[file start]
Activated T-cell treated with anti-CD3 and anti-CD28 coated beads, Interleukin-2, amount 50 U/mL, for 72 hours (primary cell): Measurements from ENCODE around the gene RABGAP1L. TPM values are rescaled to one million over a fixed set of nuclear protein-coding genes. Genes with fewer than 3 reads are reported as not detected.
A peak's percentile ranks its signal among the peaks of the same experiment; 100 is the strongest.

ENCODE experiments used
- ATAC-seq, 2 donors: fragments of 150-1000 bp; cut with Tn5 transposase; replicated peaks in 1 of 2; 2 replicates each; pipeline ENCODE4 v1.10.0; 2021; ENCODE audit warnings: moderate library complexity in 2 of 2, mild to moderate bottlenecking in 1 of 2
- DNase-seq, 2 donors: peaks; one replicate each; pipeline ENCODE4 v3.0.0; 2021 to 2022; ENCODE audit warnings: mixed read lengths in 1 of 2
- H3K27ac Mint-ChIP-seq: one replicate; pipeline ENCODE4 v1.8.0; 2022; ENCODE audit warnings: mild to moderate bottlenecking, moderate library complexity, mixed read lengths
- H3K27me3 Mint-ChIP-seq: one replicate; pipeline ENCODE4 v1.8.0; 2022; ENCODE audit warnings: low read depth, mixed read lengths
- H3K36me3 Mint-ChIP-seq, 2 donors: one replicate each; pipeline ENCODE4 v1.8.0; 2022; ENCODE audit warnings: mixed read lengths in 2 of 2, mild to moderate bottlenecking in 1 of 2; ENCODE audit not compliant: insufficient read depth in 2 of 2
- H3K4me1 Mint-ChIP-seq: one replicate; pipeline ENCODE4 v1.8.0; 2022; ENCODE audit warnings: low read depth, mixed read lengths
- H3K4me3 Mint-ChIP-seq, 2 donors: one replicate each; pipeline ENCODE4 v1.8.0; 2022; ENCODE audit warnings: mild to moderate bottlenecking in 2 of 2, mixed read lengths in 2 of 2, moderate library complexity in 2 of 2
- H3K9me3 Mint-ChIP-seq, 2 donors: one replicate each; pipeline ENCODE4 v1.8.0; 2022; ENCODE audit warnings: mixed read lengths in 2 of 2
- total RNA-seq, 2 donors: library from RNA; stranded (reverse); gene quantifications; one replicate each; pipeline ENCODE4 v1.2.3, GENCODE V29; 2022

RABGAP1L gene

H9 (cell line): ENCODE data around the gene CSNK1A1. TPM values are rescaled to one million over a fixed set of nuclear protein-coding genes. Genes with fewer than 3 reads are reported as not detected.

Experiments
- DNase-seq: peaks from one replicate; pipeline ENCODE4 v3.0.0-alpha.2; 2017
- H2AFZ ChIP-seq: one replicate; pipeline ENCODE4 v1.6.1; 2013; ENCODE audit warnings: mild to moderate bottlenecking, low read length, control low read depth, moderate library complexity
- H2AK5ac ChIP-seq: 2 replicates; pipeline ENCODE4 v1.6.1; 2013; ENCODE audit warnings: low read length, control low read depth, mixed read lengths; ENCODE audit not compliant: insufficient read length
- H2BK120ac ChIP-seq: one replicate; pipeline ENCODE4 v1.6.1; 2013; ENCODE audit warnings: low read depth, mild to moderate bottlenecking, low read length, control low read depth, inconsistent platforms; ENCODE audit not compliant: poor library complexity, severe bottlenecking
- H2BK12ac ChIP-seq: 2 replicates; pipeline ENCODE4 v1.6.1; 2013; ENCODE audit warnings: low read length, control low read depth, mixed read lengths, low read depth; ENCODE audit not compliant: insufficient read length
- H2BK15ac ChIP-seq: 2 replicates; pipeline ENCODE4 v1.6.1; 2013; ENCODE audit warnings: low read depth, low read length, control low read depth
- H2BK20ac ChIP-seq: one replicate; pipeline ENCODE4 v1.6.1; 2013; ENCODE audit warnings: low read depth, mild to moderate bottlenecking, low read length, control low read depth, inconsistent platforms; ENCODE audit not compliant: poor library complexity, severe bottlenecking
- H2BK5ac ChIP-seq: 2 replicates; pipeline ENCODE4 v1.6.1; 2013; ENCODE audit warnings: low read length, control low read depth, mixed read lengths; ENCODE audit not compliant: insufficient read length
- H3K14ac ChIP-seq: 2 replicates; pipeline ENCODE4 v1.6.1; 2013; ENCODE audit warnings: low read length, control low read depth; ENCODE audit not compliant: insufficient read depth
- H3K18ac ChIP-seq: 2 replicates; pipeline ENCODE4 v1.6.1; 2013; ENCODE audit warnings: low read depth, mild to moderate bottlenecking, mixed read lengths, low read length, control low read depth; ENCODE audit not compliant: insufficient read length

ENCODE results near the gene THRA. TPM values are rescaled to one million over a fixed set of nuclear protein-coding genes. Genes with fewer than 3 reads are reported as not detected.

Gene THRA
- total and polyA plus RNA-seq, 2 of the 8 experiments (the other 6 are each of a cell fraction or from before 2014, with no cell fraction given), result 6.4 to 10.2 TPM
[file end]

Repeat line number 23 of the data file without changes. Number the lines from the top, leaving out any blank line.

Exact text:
- H2BK5ac ChIP-seq: 2 replicates; pipeline ENCODE4 v1.6.1; 2013; ENCODE audit warnings: low read length, control low read depth, mixed read lengths; ENCODE audit not compliant: insufficient read length